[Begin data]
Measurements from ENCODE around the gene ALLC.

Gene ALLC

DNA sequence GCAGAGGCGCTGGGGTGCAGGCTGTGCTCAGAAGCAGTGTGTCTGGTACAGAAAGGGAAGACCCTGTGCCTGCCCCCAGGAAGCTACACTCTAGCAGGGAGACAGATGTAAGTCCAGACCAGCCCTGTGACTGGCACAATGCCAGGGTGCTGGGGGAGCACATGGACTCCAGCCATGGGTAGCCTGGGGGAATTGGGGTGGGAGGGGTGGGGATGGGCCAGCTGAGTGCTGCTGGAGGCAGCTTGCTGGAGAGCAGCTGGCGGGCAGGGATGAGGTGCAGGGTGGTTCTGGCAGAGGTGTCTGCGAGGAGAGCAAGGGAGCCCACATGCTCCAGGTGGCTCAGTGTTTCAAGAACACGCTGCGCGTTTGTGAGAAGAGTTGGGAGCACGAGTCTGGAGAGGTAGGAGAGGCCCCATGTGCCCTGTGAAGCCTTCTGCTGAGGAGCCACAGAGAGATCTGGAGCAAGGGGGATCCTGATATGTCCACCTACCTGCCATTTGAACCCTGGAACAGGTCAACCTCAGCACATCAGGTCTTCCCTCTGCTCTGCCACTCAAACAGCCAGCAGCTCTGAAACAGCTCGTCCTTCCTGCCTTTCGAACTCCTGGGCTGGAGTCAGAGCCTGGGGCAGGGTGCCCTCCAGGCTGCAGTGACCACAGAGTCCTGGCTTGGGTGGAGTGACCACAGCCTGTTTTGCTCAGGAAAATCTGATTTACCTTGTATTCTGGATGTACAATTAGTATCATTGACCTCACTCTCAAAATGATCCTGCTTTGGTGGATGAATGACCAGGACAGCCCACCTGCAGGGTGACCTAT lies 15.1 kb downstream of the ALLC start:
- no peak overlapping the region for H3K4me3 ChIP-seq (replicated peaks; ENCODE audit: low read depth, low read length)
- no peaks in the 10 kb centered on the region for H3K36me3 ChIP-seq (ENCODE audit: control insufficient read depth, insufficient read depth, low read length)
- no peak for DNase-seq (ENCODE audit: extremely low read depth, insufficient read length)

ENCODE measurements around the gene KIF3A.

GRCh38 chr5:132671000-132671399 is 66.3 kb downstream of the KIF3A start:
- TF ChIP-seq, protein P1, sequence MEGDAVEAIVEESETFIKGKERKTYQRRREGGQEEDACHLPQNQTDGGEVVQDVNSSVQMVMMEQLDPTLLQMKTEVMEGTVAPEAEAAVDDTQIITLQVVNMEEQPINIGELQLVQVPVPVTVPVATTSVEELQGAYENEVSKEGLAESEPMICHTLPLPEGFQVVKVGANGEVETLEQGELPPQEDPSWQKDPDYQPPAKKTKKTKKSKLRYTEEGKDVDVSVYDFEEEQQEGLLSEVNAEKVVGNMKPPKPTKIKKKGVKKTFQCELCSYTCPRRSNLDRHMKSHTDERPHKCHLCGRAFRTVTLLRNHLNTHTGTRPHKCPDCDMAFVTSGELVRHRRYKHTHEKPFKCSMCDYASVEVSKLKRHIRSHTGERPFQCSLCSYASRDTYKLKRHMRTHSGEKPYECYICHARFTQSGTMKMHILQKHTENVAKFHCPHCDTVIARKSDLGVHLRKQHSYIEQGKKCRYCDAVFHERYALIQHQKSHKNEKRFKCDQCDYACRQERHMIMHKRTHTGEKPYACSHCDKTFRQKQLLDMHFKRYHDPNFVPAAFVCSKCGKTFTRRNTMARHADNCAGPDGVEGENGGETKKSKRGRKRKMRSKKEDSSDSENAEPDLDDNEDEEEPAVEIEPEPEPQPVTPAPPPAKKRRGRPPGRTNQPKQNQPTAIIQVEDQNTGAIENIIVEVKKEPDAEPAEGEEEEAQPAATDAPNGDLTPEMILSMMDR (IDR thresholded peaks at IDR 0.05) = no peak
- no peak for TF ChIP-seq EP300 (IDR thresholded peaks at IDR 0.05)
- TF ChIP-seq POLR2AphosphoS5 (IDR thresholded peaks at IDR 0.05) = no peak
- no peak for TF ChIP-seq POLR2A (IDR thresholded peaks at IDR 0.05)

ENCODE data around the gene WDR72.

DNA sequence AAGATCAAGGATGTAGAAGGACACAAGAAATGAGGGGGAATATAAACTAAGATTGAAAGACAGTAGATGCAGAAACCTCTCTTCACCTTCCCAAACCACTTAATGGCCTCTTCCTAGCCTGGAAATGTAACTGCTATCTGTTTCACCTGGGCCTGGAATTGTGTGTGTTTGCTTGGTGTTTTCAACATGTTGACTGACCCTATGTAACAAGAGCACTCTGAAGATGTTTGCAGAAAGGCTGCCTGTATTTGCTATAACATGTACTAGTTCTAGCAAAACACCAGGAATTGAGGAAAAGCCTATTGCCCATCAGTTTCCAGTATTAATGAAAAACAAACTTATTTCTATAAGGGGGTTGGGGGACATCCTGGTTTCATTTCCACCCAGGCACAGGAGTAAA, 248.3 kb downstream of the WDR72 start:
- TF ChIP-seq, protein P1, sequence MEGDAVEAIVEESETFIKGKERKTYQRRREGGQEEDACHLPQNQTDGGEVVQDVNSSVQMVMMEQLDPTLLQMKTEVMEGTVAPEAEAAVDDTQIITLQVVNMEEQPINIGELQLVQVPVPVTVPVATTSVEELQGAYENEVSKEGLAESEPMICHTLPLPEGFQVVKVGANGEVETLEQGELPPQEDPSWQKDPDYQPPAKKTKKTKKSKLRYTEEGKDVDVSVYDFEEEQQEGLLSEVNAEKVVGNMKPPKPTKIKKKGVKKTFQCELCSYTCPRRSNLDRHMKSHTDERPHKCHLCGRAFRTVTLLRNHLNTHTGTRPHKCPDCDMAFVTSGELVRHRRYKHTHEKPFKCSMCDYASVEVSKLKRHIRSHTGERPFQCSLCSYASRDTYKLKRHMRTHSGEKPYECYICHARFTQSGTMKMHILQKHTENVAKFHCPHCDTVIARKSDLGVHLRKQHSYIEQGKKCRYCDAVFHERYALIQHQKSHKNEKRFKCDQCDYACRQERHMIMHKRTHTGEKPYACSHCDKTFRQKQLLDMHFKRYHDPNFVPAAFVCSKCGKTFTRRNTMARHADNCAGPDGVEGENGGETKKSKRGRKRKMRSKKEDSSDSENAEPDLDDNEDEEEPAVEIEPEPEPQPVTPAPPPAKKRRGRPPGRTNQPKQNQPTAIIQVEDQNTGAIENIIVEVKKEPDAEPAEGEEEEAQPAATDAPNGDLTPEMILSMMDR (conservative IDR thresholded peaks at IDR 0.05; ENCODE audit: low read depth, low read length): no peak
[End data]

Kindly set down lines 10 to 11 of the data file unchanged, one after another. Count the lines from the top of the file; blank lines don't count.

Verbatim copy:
- no peak for TF ChIP-seq EP300 (IDR thresholded peaks at IDR 0.05)
- TF ChIP-seq POLR2AphosphoS5 (IDR thresholded peaks at IDR 0.05) = no peak